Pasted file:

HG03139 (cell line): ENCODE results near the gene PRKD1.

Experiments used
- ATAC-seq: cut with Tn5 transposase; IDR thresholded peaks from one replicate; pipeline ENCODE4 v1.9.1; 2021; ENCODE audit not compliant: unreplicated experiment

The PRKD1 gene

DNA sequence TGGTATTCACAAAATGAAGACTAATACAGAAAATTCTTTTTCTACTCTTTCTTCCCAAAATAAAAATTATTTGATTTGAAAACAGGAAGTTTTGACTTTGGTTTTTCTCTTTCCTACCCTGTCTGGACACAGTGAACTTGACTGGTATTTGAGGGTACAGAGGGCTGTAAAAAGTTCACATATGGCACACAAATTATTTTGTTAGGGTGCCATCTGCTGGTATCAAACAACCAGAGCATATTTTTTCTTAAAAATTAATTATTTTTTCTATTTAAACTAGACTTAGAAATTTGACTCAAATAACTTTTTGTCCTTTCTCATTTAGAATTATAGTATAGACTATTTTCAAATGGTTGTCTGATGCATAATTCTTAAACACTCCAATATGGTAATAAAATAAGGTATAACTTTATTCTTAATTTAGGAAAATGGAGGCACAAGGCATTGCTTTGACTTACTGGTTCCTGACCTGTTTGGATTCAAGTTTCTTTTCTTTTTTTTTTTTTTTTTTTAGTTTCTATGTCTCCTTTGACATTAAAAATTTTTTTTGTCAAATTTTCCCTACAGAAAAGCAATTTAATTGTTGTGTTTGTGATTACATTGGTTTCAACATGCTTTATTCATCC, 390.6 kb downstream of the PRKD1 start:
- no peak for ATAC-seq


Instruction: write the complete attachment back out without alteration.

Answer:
HG03139 (cell line): ENCODE results near the gene PRKD1.

Experiments used
- ATAC-seq: cut with Tn5 transposase; IDR thresholded peaks from one replicate; pipeline ENCODE4 v1.9.1; 2021; ENCODE audit not compliant: unreplicated experiment

The PRKD1 gene

DNA sequence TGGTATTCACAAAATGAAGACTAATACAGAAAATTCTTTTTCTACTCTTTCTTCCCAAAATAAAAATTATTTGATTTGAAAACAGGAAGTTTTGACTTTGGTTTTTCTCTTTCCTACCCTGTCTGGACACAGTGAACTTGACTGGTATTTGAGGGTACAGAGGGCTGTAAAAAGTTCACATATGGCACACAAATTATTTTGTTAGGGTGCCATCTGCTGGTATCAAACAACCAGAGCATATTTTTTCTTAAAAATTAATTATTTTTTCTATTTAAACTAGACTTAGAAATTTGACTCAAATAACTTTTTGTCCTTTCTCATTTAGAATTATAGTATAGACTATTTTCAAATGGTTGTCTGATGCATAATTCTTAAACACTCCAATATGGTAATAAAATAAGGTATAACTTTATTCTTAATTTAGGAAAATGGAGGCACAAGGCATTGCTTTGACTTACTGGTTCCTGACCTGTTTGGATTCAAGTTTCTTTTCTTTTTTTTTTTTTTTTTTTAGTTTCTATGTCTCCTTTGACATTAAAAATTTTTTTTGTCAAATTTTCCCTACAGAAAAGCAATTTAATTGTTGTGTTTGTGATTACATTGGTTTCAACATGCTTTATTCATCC, 390.6 kb downstream of the PRKD1 start:
- no peak for ATAC-seq